It came down to penalty kicks — and after two of the U.S. women's soccer team players missed theirs, Hope Solo couldn't stop Sweden's shots in an elimination game in the quarter-finals of Rio's Summer Olympics.

Facing their old coach Pia Sundhage, the Americans were trying to improve on a draw with Colombia that marred an otherwise stellar opening round to the games in Brazil. But they couldn't capitalize on early chances against Sweden, and Sundhage's squad made them pay in the end.

Simone Biles seized a gold medal in the individual all-around gymnastics final Thursday, recovering from second place — where she was halfway through the event — to take gold. Raisman also had to make up ground to earn the silver.

The 1-2 finish came days after the pair seized a second consecutive gold medal for the U.S. women's gymnastics team. But Thursday, they were up against both each other and 22 of the world's top gymnasts, with athletes from Russia and China turning in performances that made the final an thrilling competition.

There are eureka moments in life that can change human history – and then there are eureka moments that give us a window into the complexities of the human situation. That's how I think about the shower in my hotel room here in Rio, which can be turned on via the sink faucets (!).

Evidently, what struck me as a small eureka moment also resonated with many people: Since I tweeted a video showing the shower head being controlled from the sink taps this weekend, it's been retweeted and liked by people every day. The Daily Mail got in touch; so did CNN.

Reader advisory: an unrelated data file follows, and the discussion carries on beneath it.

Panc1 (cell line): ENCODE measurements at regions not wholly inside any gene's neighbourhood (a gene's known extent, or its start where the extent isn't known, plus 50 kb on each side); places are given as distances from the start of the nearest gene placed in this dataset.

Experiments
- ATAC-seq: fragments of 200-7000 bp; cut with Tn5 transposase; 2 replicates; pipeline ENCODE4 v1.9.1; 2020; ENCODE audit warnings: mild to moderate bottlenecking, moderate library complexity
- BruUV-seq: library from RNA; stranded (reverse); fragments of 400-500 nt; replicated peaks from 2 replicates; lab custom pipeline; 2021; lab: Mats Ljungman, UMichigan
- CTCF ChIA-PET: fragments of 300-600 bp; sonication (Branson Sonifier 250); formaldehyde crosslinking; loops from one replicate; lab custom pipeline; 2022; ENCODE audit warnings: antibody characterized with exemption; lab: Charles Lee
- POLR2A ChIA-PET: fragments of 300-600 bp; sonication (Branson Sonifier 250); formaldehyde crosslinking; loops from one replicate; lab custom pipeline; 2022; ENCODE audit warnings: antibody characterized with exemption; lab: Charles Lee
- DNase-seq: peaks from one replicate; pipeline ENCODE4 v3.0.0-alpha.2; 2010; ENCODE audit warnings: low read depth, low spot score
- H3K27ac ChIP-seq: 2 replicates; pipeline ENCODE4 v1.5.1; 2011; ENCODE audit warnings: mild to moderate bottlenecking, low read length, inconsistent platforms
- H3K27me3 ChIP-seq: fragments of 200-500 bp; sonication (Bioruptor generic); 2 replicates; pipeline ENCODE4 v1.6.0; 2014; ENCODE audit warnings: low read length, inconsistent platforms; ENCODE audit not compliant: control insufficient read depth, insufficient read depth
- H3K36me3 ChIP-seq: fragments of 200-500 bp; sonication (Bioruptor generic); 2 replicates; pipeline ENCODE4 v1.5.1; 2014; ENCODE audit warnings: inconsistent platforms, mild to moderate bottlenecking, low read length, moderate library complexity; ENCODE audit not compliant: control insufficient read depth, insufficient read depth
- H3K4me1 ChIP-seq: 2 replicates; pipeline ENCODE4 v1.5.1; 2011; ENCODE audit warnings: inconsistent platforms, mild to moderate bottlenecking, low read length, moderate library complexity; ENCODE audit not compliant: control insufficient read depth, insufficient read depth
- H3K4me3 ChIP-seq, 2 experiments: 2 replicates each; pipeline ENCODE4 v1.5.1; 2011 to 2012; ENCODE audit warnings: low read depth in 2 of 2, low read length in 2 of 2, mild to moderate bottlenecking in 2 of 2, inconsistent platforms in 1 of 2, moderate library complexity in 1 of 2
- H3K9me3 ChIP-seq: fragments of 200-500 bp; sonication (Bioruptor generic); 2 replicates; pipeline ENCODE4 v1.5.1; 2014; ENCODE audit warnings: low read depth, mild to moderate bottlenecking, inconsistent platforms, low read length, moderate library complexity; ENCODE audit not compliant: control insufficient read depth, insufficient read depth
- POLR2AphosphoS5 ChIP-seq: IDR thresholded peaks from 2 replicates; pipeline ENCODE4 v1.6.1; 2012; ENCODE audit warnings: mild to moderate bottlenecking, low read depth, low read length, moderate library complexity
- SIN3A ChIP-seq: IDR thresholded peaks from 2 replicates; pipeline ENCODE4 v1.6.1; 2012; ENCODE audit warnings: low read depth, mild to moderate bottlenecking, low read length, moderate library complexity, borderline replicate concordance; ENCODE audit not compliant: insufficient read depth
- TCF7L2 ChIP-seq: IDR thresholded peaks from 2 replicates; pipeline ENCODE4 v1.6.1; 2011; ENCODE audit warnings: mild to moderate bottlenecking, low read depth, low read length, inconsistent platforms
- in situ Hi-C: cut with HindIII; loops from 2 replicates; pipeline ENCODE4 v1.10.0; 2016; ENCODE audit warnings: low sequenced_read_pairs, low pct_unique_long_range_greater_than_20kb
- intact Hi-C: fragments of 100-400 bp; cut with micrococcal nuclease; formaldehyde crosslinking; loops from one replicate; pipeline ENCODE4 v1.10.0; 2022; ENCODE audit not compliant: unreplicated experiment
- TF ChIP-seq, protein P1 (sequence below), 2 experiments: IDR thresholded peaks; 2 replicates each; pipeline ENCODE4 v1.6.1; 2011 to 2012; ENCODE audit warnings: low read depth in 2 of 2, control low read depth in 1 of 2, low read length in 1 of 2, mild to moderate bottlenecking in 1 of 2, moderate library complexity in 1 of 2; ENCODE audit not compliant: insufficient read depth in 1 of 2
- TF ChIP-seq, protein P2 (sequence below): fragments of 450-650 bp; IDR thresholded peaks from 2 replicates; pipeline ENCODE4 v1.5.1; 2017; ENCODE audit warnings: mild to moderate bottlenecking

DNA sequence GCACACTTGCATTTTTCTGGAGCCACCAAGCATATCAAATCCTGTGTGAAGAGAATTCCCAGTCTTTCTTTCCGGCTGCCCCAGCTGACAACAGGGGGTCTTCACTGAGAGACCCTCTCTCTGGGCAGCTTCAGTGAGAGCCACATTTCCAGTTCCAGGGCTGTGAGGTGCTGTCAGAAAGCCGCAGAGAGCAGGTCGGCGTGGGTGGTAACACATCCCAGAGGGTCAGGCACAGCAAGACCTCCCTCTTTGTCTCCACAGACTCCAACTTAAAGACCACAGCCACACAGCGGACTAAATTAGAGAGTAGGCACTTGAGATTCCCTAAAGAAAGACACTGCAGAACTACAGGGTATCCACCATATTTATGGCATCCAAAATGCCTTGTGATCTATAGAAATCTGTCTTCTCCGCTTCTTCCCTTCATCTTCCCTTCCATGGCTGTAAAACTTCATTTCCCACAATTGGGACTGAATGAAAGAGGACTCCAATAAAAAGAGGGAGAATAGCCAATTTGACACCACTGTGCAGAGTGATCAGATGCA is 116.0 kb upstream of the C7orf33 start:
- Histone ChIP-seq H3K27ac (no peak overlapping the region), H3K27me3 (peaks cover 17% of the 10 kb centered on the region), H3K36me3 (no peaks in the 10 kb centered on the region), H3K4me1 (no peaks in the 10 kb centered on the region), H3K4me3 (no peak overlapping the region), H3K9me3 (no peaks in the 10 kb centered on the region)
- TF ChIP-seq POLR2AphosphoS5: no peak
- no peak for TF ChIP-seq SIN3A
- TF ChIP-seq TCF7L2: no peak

Simone Biles led the way for a talented American women's gymnastics squad that delivered on massive expectations Tuesday, winning gold in the team competition of the Summer Olympics in Rio de Janeiro. It was the team's second consecutive Olympic gold, setting a new standard in gymnastics.

This win was never in doubt: The 8-point gap between the U.S. and second-place Russia was the largest since 1960, when the Soviet Union defeated Czechoslovakia by 8.997 points in Rome.

The meeting was highly anticipated, and it didn't disappoint — particularly from Lilly King's point of view. One day after King spoke bluntly about rival Yuliya Efimova's doping offenses, she beat Efimova to win a gold medal in the women's 100-meter breaststroke at Rio's Summer Olympics.

"I'm proud to be competing clean and doing what is right," King said after the race. "But I need to respect the IOC's decision" — referring to the announcement over the weekend that Efimova would be allowed to compete.